By Kaya 959 News
The KwaZulu-Natal taxi driver accused of leaving a five-year-old boy at the side of the road is due to undergo an internal disciplinary process.
South African National Taxi Council spokesperson, Sifiso Shangase, said the driver has been identified.
He said the council has instructed the taxi association that the driver is affiliated to, to institute a disciplinary hearing.
Shangase slammed the behaviour of the driver, who reportedly dropped the Grade R pupil at the side of the road earlier this week, after the child revealed that he did not have money for his trip home.
“The driver will also have to undergo training on how to deal with the public. Today it was a little boy, tomorrow it could be an elderly person. What happens then? He needs to be taught lessons in Ubuntu,” Shangase said.
He said it was important for the driver and others to be taught about handling the public, especially when there are issues at play that are beyond the passenger’s control.
Shangase said the driver should have behaved in a better and more humane manner.
Boy reunited with family
The plight of the Cottonlands pupil touched the hearts of thousands of people after his story went viral on social media.
Spokesperson for Reaction Unit SA, Prem Balram, said the boy had been travelling in the taxi on his way home.
The boy told the driver that he did not have money for the trip home and was dropped off at the side of the road, in Canelands in Verulam.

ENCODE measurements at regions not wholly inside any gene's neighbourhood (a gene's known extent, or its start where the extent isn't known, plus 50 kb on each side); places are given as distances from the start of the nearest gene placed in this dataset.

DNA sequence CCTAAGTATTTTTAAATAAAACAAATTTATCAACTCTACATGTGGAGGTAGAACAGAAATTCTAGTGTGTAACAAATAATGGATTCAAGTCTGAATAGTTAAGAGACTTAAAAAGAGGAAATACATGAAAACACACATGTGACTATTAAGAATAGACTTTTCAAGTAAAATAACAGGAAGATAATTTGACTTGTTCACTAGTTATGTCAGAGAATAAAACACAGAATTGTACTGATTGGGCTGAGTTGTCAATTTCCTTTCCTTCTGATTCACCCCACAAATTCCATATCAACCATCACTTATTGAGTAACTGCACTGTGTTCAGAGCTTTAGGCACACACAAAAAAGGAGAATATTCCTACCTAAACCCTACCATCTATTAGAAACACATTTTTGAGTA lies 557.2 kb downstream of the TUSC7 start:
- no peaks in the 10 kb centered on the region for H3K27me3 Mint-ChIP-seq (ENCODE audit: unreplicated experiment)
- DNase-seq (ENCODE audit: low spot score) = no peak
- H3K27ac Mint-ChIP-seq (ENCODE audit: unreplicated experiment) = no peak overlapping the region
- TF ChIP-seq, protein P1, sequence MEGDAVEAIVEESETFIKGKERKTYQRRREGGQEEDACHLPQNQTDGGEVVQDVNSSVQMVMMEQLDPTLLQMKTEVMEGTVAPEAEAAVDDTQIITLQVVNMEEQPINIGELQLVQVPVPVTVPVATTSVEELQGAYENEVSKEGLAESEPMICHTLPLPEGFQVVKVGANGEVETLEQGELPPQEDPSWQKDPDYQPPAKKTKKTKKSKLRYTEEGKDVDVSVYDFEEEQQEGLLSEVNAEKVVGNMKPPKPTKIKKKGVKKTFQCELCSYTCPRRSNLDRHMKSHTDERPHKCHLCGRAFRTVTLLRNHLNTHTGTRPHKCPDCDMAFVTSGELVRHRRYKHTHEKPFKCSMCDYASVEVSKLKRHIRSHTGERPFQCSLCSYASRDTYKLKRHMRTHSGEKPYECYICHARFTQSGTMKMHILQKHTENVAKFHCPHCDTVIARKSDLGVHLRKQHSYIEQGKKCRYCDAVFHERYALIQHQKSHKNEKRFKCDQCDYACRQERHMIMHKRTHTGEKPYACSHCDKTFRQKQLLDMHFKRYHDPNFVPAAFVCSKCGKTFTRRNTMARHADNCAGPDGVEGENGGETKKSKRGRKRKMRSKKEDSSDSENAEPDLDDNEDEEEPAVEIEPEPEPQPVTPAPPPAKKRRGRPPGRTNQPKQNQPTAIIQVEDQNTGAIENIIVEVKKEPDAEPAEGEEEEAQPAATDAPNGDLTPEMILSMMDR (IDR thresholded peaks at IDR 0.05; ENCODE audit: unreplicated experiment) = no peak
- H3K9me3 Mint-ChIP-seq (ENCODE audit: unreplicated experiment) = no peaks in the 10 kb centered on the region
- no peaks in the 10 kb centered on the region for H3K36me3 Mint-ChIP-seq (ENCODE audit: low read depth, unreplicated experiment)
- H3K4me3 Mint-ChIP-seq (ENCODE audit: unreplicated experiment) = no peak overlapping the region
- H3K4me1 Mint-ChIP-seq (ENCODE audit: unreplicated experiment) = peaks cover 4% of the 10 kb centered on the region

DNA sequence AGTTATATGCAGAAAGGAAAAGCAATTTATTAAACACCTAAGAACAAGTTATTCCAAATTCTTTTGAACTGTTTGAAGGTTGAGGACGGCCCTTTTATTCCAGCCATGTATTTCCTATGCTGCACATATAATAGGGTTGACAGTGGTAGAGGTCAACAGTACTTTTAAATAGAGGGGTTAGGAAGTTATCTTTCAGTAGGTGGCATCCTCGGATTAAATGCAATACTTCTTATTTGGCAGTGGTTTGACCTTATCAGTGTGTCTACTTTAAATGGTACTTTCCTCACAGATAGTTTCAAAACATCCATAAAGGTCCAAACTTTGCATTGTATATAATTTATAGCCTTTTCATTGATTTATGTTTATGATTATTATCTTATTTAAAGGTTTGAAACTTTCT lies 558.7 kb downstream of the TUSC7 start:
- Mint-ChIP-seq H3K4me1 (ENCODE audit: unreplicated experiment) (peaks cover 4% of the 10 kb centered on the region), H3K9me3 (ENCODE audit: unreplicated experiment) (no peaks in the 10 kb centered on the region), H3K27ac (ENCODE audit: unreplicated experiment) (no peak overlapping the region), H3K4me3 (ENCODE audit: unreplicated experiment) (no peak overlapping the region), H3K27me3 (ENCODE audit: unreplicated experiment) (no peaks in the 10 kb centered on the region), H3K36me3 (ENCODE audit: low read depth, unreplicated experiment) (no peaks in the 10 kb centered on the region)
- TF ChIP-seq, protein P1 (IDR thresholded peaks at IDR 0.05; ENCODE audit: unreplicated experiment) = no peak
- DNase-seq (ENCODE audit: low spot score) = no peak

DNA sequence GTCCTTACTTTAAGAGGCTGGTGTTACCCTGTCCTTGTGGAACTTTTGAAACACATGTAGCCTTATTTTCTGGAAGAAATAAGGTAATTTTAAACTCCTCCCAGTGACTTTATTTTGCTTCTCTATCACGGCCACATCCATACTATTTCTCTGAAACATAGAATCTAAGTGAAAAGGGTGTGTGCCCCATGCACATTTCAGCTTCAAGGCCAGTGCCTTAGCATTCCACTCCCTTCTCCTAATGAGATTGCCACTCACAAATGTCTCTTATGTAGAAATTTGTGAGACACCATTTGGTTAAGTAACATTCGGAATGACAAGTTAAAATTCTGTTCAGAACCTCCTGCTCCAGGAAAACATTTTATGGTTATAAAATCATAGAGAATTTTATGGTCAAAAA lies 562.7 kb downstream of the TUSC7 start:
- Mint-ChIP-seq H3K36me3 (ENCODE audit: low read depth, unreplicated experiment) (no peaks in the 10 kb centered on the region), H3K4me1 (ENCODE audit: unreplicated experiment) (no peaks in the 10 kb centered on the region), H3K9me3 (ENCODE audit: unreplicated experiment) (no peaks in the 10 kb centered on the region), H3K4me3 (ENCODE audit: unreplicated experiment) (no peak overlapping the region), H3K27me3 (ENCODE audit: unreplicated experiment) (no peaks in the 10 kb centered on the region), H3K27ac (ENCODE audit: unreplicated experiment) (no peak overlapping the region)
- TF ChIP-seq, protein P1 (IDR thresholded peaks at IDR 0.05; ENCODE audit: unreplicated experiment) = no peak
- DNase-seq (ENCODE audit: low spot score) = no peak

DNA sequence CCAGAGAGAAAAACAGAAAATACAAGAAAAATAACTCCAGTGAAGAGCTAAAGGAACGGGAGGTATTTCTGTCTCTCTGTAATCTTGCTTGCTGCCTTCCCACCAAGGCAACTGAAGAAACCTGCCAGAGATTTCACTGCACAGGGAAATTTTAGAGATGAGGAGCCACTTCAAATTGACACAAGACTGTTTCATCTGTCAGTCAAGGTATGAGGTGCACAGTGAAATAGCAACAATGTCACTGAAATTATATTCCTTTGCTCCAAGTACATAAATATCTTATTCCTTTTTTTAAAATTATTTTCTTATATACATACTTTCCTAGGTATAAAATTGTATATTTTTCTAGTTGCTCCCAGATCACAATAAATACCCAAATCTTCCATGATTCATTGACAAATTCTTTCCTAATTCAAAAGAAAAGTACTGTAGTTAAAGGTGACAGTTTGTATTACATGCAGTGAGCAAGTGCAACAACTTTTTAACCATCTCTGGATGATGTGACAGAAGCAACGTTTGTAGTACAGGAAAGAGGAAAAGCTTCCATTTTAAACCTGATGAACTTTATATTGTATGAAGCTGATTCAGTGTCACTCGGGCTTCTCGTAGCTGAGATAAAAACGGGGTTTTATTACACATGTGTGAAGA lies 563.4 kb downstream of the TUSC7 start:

“The boy is unable to provide any information regarding the location of his residence, which school he attends or his parents details. A book found in his bag confirms that he is a Grade R pupil,” Balram said
RUSA posted a photograph of the little boy which went viral on all social media platforms.
It was not long before someone recognised the boy and came forward.
Balram said the boy was taken to the Cottonlands area where a woman was able to point out where the boy lived and he was reunited with his family.
Child Protection Week
The incident comes as SA is commemorating Child Protection Week.
Child Protection Week is an annual jolt to the apathy often felt about the plight of the vulnerable.
A recent study by the University of Cape Town has highlighted the sad lives of children living in SA.
According to a report from Stats SA, at least 60% of children are poor. The 2016 Optimus Foundation study revealed that 40% of these young people had experienced neglect and abuse of various types at some point of their lives.
Girls and Boys Town SA is urging South Africans to do a better job and help create a society in which children have safer spaces.